Given a trained model, we can evaluate the contribution of each filter to the model’s performance by removing (zeroing out) that filter and measuring the drop in accuracy on the test set. We will call this metric of filter importance the ”greedy Oracle”. We perform this evaluation independently for every filter in the model, and plot the distribution of the resulting drops in accuracy in Figure 2 (right). Most of the second layer filters contribute less than in accuracy and with first layer filters, there is a long tail. Some filters are important and contribute over of accuracy but most filters are around . This implies that even a tiny and under-performing network could be filter pruned without significant performance loss. The model has not efficiently allocated filters to capture wider representations of necessary features. Figure  2 (left) shows the correlations from linear combinations of the filter activations (CCA) at both the layers. It is evident that in both the layers there is a significant correlation among filter activations with several of them close to a near perfect correlation of (bright yellow spots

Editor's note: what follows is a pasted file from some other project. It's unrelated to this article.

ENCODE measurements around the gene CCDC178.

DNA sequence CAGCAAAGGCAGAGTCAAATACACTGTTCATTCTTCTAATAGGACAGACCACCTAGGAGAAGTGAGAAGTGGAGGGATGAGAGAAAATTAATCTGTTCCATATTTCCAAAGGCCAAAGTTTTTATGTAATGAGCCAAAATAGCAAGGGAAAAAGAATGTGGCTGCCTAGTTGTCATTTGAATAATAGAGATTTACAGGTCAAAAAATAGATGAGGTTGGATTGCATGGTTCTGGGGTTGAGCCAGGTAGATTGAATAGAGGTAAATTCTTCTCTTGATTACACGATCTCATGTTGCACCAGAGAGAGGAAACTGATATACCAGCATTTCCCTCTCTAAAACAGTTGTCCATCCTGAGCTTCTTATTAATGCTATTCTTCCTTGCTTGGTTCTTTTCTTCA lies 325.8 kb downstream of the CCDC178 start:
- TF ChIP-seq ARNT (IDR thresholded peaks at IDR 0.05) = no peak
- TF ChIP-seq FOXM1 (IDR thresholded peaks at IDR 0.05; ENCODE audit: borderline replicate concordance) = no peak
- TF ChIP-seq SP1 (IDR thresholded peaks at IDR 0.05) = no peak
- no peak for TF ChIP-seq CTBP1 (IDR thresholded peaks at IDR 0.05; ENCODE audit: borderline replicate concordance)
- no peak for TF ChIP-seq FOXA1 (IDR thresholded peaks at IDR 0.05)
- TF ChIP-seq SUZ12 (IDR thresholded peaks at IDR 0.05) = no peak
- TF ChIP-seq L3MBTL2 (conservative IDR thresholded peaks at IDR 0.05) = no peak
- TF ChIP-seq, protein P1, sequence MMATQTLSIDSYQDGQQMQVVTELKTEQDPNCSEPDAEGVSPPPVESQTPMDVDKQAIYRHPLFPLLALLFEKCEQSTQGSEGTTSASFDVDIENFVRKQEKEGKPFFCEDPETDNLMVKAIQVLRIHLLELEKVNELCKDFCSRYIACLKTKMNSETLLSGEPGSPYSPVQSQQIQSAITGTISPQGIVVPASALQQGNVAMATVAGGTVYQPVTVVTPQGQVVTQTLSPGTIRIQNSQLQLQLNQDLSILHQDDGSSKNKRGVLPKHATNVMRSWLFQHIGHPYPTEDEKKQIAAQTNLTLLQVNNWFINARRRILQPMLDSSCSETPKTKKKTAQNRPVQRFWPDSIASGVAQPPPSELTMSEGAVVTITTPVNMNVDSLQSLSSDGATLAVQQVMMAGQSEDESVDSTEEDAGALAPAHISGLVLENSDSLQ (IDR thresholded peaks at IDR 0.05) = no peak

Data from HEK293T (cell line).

). The second layer (upper right diagonal) has lot more overlap of features the first layer (lower right). For a random orthogonal matrix any value above

(lighter than dark blue ) is an anomaly. The activations are even more correlated if the linear combinations are extended to kernel functions [45] or singular values [30]. Regardless, it suffices to say that standard training for convolutional filters does not maximize the representational potential of the network.

4 Our Training Scheme : RePr